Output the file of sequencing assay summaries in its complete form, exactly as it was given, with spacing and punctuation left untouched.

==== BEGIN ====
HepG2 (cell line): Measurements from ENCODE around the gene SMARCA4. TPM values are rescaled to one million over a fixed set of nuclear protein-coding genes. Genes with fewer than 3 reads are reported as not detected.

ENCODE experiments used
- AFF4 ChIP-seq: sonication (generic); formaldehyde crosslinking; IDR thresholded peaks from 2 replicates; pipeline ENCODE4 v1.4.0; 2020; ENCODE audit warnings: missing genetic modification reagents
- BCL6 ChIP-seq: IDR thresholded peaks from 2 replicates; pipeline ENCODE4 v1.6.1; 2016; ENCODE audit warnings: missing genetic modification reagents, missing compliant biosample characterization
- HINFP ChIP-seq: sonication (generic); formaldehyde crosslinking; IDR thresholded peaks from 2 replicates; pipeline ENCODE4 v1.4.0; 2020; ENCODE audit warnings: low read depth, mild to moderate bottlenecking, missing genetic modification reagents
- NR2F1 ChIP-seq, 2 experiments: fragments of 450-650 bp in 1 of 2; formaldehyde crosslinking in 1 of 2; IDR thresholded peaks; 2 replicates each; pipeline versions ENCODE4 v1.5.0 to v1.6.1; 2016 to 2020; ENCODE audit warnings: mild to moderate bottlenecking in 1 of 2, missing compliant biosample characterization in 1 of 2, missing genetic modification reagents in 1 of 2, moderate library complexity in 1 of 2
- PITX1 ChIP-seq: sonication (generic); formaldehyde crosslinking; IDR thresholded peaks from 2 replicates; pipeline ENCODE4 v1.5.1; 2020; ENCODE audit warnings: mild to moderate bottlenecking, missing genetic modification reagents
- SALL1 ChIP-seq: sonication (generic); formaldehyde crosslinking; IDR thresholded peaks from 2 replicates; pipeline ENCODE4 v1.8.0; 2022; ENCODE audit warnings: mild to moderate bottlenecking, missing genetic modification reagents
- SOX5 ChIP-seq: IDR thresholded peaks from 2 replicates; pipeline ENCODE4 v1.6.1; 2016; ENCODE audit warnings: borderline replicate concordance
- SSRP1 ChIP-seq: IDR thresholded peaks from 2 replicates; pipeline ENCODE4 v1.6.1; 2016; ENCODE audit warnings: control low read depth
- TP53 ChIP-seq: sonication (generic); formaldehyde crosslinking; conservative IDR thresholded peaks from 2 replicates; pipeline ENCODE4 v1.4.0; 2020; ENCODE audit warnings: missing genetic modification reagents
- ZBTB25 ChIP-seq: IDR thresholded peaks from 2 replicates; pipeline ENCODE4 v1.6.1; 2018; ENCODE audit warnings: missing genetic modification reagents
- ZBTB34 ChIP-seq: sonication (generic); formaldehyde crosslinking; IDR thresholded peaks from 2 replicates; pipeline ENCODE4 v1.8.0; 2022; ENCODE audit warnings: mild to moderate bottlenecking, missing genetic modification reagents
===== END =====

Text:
HepG2 (cell line): Measurements from ENCODE around the gene SMARCA4. TPM values are rescaled to one million over a fixed set of nuclear protein-coding genes. Genes with fewer than 3 reads are reported as not detected.

ENCODE experiments used
- AFF4 ChIP-seq: sonication (generic); formaldehyde crosslinking; IDR thresholded peaks from 2 replicates; pipeline ENCODE4 v1.4.0; 2020; ENCODE audit warnings: missing genetic modification reagents
- BCL6 ChIP-seq: IDR thresholded peaks from 2 replicates; pipeline ENCODE4 v1.6.1; 2016; ENCODE audit warnings: missing genetic modification reagents, missing compliant biosample characterization
- HINFP ChIP-seq: sonication (generic); formaldehyde crosslinking; IDR thresholded peaks from 2 replicates; pipeline ENCODE4 v1.4.0; 2020; ENCODE audit warnings: low read depth, mild to moderate bottlenecking, missing genetic modification reagents
- NR2F1 ChIP-seq, 2 experiments: fragments of 450-650 bp in 1 of 2; formaldehyde crosslinking in 1 of 2; IDR thresholded peaks; 2 replicates each; pipeline versions ENCODE4 v1.5.0 to v1.6.1; 2016 to 2020; ENCODE audit warnings: mild to moderate bottlenecking in 1 of 2, missing compliant biosample characterization in 1 of 2, missing genetic modification reagents in 1 of 2, moderate library complexity in 1 of 2
- PITX1 ChIP-seq: sonication (generic); formaldehyde crosslinking; IDR thresholded peaks from 2 replicates; pipeline ENCODE4 v1.5.1; 2020; ENCODE audit warnings: mild to moderate bottlenecking, missing genetic modification reagents
- SALL1 ChIP-seq: sonication (generic); formaldehyde crosslinking; IDR thresholded peaks from 2 replicates; pipeline ENCODE4 v1.8.0; 2022; ENCODE audit warnings: mild to moderate bottlenecking, missing genetic modification reagents
- SOX5 ChIP-seq: IDR thresholded peaks from 2 replicates; pipeline ENCODE4 v1.6.1; 2016; ENCODE audit warnings: borderline replicate concordance
- SSRP1 ChIP-seq: IDR thresholded peaks from 2 replicates; pipeline ENCODE4 v1.6.1; 2016; ENCODE audit warnings: control low read depth
- TP53 ChIP-seq: sonication (generic); formaldehyde crosslinking; conservative IDR thresholded peaks from 2 replicates; pipeline ENCODE4 v1.4.0; 2020; ENCODE audit warnings: missing genetic modification reagents
- ZBTB25 ChIP-seq: IDR thresholded peaks from 2 replicates; pipeline ENCODE4 v1.6.1; 2018; ENCODE audit warnings: missing genetic modification reagents
- ZBTB34 ChIP-seq: sonication (generic); formaldehyde crosslinking; IDR thresholded peaks from 2 replicates; pipeline ENCODE4 v1.8.0; 2022; ENCODE audit warnings: mild to moderate bottlenecking, missing genetic modification reagents